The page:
…I had zero readers. When the first reader somehow found the site, I was immensely excited. I hollered at my baffled wife: “I have a reader!” Then after a while, I had 100 readers a day, then 1,000, wow! I started putting ads on my site. And they started making a few bucks a day – on a good day, enough to buy a nerve-soothing craft brew at a watering hole. And my still baffled wife could never quite figure out why I was working so hard for so little.
It’s called sweat equity. In the summer of 2014, I shed the ghastly name and switched to WOLF STREET, and things have been rocking and rolling since. Now the site is making pretty good money — “beer money,” I’ve come to call it, because I love a good IPA.
So I could probably increase my beer money by a big jump – maybe by multiples – if I switched to a subscription model. I’d have to hire a marketing team. I’d have to pay for advertising on other sites to lure people to a landing page that scares them into subscribing to WOLF STREET so they can find out how they can survive the coming whatever….
Also, some readers’ finances are stretched, and they don’t spend money on subscriptions. With a paywall, I would systematically exclude them. Many other readers just don’t want to spend money on subscriptions. And hiding a site behind a paywall can kill search traffic. These are people who may not know the site but are looking for something to which a WOLF STREET article provides an answer. There is a democratic beauty to advertising-supported publishing: Everyone gets to read it.
But there is a democratic beauty to advertising-supported publishing only if it can function, which is less and less clear.
The advertising supported model is under heavy attack. There just isn’t enough money in it for online publishers. Advertisers (such as Ford or Macy’s) spend a fortune, and publishers get peanuts.
The middlemen siphon most of it out — thick layers of middlemen: The ad agency hired by the advertiser, the “ad tech” companies that have managed to insert themselves layer by layer, Google that runs a big part of the show, other ad exchanges, etc., and then my own ad agencies. And the portion that the middle is siphoning out is getting bigger and bigger.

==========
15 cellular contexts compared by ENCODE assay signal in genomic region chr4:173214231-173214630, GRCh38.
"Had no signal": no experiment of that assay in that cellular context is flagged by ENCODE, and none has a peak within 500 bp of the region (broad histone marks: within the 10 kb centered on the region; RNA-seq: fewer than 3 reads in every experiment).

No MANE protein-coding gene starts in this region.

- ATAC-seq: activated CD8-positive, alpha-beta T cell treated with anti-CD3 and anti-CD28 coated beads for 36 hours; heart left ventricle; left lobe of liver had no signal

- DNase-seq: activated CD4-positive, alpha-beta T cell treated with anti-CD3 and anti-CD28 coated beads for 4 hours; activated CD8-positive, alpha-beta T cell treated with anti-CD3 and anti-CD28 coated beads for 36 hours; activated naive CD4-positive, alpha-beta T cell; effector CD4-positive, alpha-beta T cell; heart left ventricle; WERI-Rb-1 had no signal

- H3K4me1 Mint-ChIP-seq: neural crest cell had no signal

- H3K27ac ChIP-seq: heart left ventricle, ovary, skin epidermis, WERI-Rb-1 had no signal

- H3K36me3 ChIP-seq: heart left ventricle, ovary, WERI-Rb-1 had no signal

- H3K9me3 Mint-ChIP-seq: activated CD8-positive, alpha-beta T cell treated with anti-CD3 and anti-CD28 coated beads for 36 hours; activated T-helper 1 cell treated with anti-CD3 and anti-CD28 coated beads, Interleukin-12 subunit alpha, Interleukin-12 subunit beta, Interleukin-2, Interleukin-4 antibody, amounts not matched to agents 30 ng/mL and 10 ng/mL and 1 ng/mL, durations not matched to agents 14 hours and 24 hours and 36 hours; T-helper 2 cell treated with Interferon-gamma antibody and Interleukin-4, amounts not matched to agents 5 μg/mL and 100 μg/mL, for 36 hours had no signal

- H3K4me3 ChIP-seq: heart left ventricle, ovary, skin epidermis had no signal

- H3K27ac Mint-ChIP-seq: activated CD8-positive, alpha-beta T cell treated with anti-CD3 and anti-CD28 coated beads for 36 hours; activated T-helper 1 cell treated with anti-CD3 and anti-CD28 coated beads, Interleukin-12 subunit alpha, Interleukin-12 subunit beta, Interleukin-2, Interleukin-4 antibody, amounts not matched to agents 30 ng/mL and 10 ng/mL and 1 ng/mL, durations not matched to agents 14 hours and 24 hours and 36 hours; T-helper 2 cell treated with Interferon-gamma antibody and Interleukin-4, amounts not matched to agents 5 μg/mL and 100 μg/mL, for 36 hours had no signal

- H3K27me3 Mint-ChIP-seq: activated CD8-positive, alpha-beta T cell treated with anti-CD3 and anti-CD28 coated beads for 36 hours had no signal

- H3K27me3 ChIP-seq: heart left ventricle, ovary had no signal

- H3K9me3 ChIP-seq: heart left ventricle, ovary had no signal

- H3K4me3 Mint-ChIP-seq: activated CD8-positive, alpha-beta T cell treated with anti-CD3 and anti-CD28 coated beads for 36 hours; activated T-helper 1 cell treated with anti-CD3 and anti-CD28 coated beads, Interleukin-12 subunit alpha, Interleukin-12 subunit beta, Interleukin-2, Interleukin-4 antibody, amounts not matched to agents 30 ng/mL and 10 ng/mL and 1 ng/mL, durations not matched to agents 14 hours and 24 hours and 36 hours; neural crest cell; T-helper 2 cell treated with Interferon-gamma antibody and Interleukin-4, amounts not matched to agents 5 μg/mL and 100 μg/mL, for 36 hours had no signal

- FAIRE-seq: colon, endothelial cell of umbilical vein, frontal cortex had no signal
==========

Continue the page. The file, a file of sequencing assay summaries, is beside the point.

For many publishers, this just isn’t working out. Though their sites are big and have lots of readers, they aren’t generating enough revenues to fund operations. Layoffs have been ricocheting through the publishers for years, now even pure online publishers. Just so far this year, the layoff reports include:
- Vice to shed 10% to 15% of its people.
- Buzzfeed to slash 220 additional people after laying off its entire podcast team last year.
- McClatchy Company (Miami Herald, Kansas City Star, etc.) offered buyouts to 450 employees.
- Yahoo, AOL, and The Huffington Post got hit by layoffs, as owner Verizon announced that it is planning to axe 7% of its people at its media companies. This series of layoffs is on top of the buyout program announced last December with which Verizon is trying to shed 10,400 employees by mid-year.
- Gannett, the giant that owns over 100 news sites, plans to lay off as many as 400 journalists across its properties, after a round of voluntary buyouts late last year.
- Condé Nast has trimmed staff at various sites this year, including Wired, Glamour, and GQ magazine.
- The Dallas Morning News cut 43 jobs, half of them in the newsroom.
And it’s just February 18!
So I don’t know for how long the advertising-supported model will continue to provide me with beer money. There may be a day when this model no longer functions for a small publisher like me — when the giants such as Google, Amazon, and Facebook don’t accidentally leave enough crumbs behind for me to feed on.
But that day is not yet in sight. For now, my site is growing, my readership is growing, my beer money is still growing, I’m having a blast doing this, and I intend to keep doing it until my brain freezes over.
Since my podcast team — which consists of me, myself, and I — has not been laid off, here’s my latest podcast: What’s Causing the Subprime Auto Loan Fiasco? Listen to... THE WOLF STREET REPORT